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Caring on the Home Front - Volunteer memories from World War Two

Stories » Wounded, Missing and Prisoners of War » Parcel Packing Centre

Parcel Packing Centre


They need food

parcel1The volunteers lifted, looped, pulled, and knotted. As ‘stringers’ at a packing centre in Hove, they secured the parcels that held vital foodstuffs for POWs and refugees. Following the ‘filling’ and ‘packing’ stages, the stringers rounded out an efficient system. 4000 parcels were strung weekly. But like numbers, spirits ran high as well.

What did you do?

parcel2One volunteer remembers:

“The contents of the parcels came into the building via the front door, and went down to the basement. A group of ladies, probably about six or seven only, did the filling. They put the tins into the parcels. In the end, they would weigh roughly ten pounds each.

Then they would all move upstairs onto the ground floor. In the front of the house, there was a very a large room and that was the packing room.
The ladies sat at long trestle tables on stools and they packed. Packing meant making sure that the exact number of tins went [in]. They had to count and put in the exactly stipulated place, each piece of the food parcel.

parcel3A tin of butter, a tin of preserved meat. There’d be a tin of dried fruit and there’d be chocolate. They were very good parcels.

The parcel would be travelling all the way to the prisoner of war.”

Any special memories ?

“It was an enormously friendly place, from top to bottom. The packing centre staff got to know each other really wonderfully well. Especially those who were there nearly every week.

parcel4All must have known that there was a need for help and come to answer that need. But a lot of them must have come for some personal reason. Either their son or daughter was in the forces, or in some cases, a prisoner of war.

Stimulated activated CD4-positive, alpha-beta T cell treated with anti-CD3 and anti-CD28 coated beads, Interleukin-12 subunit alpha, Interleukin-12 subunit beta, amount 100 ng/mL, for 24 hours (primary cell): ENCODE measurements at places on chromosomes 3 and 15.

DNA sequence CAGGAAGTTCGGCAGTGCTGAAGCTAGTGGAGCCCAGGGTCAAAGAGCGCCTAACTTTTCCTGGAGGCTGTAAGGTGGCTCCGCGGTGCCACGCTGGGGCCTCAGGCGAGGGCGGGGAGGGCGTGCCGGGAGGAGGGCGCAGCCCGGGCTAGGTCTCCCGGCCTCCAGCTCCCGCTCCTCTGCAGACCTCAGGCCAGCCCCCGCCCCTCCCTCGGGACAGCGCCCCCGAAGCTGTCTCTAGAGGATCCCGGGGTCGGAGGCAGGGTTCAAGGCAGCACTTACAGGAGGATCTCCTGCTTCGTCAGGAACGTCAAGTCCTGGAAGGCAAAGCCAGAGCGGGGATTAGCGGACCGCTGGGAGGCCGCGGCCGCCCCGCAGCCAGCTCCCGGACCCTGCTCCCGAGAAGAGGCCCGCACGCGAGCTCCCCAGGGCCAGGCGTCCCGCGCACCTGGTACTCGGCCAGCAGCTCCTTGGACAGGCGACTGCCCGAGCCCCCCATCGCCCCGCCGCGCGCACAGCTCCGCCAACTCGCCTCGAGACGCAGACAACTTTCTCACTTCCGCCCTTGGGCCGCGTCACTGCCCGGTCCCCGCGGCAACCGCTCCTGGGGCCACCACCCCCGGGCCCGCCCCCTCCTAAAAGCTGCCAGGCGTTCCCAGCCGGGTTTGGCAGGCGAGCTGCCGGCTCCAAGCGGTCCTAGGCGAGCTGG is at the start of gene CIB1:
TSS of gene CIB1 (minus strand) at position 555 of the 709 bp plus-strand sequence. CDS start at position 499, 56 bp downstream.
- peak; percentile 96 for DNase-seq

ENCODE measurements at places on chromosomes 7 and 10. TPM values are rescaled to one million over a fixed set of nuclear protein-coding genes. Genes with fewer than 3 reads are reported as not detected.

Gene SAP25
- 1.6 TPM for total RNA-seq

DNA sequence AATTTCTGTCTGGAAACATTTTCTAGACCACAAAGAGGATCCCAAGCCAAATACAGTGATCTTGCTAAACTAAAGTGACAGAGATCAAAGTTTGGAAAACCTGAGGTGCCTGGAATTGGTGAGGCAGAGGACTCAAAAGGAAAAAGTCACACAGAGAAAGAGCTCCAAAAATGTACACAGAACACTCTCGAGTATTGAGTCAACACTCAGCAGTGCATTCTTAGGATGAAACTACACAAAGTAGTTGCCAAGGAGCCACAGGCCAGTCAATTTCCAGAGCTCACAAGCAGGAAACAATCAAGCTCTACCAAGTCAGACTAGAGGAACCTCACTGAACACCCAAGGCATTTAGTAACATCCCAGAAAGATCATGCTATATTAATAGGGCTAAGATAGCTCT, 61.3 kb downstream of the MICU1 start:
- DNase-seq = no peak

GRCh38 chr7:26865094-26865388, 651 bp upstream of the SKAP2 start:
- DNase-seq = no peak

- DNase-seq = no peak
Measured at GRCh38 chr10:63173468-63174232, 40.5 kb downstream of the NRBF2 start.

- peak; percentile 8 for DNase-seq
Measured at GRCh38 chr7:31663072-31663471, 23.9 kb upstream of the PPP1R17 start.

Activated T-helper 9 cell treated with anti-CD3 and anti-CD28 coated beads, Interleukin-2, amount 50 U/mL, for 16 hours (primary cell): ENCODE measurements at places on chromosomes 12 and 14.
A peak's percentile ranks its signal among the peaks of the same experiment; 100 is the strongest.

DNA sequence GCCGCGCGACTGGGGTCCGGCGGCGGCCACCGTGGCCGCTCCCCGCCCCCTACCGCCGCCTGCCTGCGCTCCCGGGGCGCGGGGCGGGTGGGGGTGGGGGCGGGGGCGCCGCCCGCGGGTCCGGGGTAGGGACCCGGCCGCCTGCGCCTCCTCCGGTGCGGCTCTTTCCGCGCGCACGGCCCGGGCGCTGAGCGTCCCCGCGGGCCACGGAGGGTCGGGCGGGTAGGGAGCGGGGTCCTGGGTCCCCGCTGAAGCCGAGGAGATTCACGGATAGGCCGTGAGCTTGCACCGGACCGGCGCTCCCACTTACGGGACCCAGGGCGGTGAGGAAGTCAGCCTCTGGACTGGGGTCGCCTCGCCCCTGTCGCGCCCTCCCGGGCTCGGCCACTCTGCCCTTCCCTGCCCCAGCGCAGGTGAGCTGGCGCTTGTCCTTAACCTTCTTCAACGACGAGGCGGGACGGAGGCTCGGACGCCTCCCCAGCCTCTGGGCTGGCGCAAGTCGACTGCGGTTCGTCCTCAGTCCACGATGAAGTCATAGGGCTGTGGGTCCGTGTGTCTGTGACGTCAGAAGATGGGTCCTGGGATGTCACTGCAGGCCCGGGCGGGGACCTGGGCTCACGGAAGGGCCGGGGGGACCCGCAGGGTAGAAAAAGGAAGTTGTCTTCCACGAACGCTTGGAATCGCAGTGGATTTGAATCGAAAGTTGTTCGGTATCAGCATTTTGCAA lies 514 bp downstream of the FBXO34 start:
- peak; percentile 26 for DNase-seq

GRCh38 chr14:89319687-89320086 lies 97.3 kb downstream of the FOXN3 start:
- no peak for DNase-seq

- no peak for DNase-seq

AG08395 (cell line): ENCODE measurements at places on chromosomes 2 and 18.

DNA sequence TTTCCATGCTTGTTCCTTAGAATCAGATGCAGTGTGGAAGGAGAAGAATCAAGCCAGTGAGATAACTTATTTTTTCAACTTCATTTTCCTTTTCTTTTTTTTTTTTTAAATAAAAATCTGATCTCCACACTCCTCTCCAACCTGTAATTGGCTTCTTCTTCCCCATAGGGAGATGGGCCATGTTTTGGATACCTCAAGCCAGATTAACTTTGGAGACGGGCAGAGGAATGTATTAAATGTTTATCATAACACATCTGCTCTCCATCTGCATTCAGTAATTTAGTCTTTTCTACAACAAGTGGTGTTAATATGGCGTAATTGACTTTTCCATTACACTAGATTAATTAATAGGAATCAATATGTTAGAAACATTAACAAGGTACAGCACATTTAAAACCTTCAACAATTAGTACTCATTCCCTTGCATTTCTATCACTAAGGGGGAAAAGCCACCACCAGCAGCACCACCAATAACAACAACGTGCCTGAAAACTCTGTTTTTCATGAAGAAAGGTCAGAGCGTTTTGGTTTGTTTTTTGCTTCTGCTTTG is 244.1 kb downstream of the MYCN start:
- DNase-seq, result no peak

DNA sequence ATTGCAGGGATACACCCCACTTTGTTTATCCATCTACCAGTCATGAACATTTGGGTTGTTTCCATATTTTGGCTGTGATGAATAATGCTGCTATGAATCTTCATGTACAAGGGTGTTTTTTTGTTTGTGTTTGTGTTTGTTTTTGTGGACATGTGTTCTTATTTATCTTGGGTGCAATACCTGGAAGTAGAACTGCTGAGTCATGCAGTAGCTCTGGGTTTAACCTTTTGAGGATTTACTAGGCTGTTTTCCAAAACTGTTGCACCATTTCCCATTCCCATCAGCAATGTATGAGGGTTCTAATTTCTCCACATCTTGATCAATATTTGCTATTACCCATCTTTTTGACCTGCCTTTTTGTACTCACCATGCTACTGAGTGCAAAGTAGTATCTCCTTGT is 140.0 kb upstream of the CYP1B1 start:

Everybody could feel, in everybody’s very different ways, fulfilled. It may seem very monotonous, if you look at it from outside, but then so is the life of the prisoner of war.

parcel5And you don’t need to know the people who need food. It’s enough to know they need food. It’s a way of looking at life. It always was!”


Under the Geneva Convention, POWs were allowed to receive postal parcels containing food. Each British POW would have received one food parcel per week. Special parcels were packed at Christmas from 1940-1944 and in 1944 this included Christmas cake and Christmas pudding. Find out more about Joint War Organisation Parcels.


The Joint War Organisation sent 20 million food parcels over the course of the war. As well as the packing centre in Hove, there were others in Ashbourne, Tutbury, Guildford, Lee Green, Hitchin, Stirling, Glasgow, Dumfries, Chippenham, Edinburgh, Hawick, Caernarvon, New Mills, Birmingham, Leicester, Northampton, Perth and seven more across Greater London


Every part of the Joint War Organisation parcels was re-used by the prisoners who received them. They made some amazing things with the string that was used to tie up the parcels, like the clock on this page and the shoes in Douglas Isherwood’s story in the Wounded, Missing and POW section.